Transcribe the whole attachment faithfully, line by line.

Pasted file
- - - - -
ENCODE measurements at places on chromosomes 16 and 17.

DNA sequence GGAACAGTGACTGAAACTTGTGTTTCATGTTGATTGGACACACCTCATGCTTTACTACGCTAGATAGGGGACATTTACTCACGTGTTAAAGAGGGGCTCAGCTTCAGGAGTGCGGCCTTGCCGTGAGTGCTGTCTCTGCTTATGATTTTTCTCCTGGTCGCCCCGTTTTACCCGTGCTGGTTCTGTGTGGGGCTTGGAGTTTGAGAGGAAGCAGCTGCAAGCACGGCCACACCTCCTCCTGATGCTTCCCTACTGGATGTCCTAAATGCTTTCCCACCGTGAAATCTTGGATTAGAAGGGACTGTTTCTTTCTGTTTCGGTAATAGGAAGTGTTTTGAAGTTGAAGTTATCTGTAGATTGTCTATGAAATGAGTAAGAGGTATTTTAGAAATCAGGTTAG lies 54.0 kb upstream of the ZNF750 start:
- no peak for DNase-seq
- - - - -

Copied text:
ENCODE measurements at places on chromosomes 16 and 17.

DNA sequence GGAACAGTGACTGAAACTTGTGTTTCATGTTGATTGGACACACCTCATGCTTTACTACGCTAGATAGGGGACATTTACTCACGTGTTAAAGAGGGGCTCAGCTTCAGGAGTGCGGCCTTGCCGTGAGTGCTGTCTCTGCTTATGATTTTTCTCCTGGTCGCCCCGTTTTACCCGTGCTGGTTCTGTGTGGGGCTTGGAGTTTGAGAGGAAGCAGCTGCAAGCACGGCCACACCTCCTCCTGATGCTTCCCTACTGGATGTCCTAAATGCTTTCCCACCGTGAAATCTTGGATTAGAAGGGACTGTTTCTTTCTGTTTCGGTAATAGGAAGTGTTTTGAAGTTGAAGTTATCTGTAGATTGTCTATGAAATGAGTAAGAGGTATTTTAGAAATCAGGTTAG lies 54.0 kb upstream of the ZNF750 start:
- no peak for DNase-seq